The film begins in Copenhagen, where Varg Veum finds Lisa, the 16-year-old runaway prostitute, daughter of a wealthy businessman. He brings her back to his client, and family in Norway. ...
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The film begins in Copenhagen, where Varg Veum finds Lisa, the 16-year-old runaway prostitute, daughter of a wealthy businessman. He brings her back to his client, and family in Norway. Varg is intercepted there by neighbors who asked him to find their son, Peter, a close friend to Lisa. He is reluctant to help them. But when her 21-year-old drug addict friend, soon turns up dead in a hotel room in Bergen, Veum is doing everything possible to protect the girl from a dangerous drug-dealer. Police, on the other hand, looks at her as the prime suspect in the murder, and regards the private detective's investigation as interferenceWritten by
Varg is going to Copenhagen in order to find Lisa (Julie Rustie), daughter of the local businessman, Peter Werner (Bjørn Willberg Andersen). The case is not finished with the moment of leaving Lisa at her parents' house. Werner neighbours' son Peder (Frank Kjosås) is missing and parents ask Varg to find the boy. Again we have a rich Norwegian family, problems with emotions, teenage rebellion, mafia, sex and drugs.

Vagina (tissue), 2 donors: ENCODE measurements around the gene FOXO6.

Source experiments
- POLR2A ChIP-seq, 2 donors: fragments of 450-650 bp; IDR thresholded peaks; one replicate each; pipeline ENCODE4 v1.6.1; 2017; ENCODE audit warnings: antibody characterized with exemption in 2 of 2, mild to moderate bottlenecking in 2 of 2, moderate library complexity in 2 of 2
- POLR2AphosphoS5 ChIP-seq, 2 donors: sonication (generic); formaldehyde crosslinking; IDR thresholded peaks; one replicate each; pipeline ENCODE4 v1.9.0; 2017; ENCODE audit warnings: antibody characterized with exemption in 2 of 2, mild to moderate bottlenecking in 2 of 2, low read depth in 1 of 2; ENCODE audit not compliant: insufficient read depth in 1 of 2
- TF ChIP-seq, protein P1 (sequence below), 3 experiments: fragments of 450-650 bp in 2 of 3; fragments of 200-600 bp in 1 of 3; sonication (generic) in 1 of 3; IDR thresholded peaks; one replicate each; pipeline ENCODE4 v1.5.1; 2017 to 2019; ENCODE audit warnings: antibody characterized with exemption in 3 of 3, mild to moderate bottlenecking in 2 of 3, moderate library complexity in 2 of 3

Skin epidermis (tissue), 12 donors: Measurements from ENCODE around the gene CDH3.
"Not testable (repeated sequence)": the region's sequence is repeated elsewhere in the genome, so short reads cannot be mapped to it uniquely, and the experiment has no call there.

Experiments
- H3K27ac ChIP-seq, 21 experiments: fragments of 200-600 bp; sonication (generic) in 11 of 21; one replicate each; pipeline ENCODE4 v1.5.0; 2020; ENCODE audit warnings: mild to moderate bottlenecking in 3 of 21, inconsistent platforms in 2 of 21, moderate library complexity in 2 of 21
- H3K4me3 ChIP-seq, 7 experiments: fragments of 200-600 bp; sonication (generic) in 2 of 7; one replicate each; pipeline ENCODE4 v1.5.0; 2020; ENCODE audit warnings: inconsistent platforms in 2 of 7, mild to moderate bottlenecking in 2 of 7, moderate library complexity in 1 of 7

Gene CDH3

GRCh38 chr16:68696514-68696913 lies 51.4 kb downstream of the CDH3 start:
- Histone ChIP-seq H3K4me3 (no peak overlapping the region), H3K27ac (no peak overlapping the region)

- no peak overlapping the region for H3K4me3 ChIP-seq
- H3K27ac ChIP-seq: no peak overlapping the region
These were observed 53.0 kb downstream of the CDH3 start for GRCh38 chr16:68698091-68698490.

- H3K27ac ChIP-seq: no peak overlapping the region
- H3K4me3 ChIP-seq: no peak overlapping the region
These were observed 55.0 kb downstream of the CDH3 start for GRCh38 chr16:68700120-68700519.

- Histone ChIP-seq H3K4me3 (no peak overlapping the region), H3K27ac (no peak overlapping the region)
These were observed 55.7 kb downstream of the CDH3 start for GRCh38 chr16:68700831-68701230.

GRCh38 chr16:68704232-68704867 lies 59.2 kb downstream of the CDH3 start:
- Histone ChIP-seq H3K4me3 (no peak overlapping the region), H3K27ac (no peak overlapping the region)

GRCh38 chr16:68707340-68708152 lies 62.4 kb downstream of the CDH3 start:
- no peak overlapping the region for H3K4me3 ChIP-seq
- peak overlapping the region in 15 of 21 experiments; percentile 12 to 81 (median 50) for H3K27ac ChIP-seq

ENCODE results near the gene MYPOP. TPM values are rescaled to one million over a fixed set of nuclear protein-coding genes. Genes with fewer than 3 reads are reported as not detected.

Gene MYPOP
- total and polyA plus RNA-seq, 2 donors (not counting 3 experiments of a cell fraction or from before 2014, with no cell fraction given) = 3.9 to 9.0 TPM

I am not the brightest bulb in the box. There are viewers which after one sentence or one scene scream that the servant killed the lord, when I am still thinking about ex-wife and present mother-in-law. Watching "Varg Veum" my ego feels better. But then it doesn't leave the movie with the greatest review. Because what kind of crime story it is, when an average spectator as me in the middle of the movie finds out who is the father and who is the killer? "Sleeping Beauty" is better in comparison with "Bitter flowers" in a sense that despite the fact that you know now everything, the tension is still there.
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